Emerald Group Publishing Limited
Article Type: Editorial From: New Library World, Volume 115, Issue 9/10
It was clear from the special double issue of New Library World looking at Strategic Library Futures (Volume 114, Issues 5/6) that the user is – rightly – at the centre of developments. This position is reinforced in Issues 9/10 by Carl Gustav Johannsen’s article on the way in the segmentation of users can be used to help librarians develop tailored services that will remain relevant and meaningful in a rapidly changing environment. Johannsen enumerates and evaluates the principal methods of segmentation in the context of a major review of Danish public libraries.
It would seem that these various segmentation techniques remain of value when libraries of all types are under threat from a whole range of environmental factors. As Katarina Michnik summarises, the threats are more pronounced than ever, as evinced by her study of public library directors in Sweden. Here again, the emphasis is on the user, in that the main perceived threat to the library service is the tension between the expected service provision and that actually provided. The reduction in available resources at a time of considerable societal and technological change makes the library director’s job harder than ever. The legitimacy of the library in the public’s eyes is in danger of being irretrievably reduced.
And yet the technological advances that make it possible to store and retrieve information digitally continue to offer libraries exciting and significant opportunities to develop new services. But looked at internationally, these developments are taking hold unevenly. This is evident from Ahmed, Alreyaee and Rahman’s study of electronic repositories of theses and dissertations in a number of Asian countries. The situational mapping shows clearly that there are significant variances not only across the area covered but also by subject discipline. The policies that underpin these repositories also differ noticeably. There remains a considerable need for awareness raising and concerted action in this important area of digital library development, at least in Asian academic institutions if not more broadly.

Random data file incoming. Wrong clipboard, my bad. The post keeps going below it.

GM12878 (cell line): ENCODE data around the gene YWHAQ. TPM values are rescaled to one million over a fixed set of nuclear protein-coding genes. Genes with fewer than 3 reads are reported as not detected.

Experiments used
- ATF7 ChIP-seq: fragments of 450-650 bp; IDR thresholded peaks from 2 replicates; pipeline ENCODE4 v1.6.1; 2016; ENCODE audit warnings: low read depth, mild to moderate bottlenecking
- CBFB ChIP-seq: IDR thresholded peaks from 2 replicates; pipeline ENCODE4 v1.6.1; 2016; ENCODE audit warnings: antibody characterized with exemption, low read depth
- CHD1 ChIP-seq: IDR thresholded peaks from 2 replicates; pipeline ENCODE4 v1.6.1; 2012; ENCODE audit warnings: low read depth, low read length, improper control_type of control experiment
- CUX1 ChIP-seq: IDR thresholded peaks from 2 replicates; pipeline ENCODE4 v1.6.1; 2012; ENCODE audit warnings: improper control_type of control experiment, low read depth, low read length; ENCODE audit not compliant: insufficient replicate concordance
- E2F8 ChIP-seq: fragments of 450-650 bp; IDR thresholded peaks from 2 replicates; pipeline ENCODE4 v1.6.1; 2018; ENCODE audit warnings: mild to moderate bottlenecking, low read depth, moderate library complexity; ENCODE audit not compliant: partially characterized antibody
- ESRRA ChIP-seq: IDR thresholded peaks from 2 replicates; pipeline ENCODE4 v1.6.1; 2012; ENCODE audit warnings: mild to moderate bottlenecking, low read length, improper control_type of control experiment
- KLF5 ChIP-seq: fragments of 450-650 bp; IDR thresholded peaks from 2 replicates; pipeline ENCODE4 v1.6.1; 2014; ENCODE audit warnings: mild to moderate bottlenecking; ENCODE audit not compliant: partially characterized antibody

The fall of the Berlin Wall in November 1989 was a landmark event that symbolised the reintegration of former Soviet bloc countries into the Western world. Twenty-five years later, it is interesting, then, to look at the attitudes and approaches of library staff in one country that used to lie behind the Iron Curtain. Kont and Jantsen investigate the satisfaction of library staff working in university libraries in Estonia. While it is obvious that much has changed, there remain challenges in the management and development of human capital there.
Mobile technologies are arguably the greatest drivers of change the world over, and libraries are not immune from this particular push. Kumar’s case study of Jawaharlal Nehru University (JNU), New Delhi, indicates the significant potential for mobile approaches for education in Third World countries. But the problem remains the mismatch between user expectation and the library’s ability to deliver what is required, especially where infrastructure – in all its aspects – lags behind current an future requirements.
It is in this context that Massis rightly stresses the need for librarians not only to have digital skills (including copyright knowledge) but also a deep understanding of how people use the technology. As Kinsley and Hill point out, in the final article before Massis’ column, the need for sophisticated, tailored library instruction becomes more necessary than ever as a result.
Issues 9/10 conclude with a number of pertinent book reviews. An editorial and publishing decision has been taken not to include reviews in future, given the opportunity for reviews to be produced and disseminated more rapidly by other means in this digital world.
David Michael Baker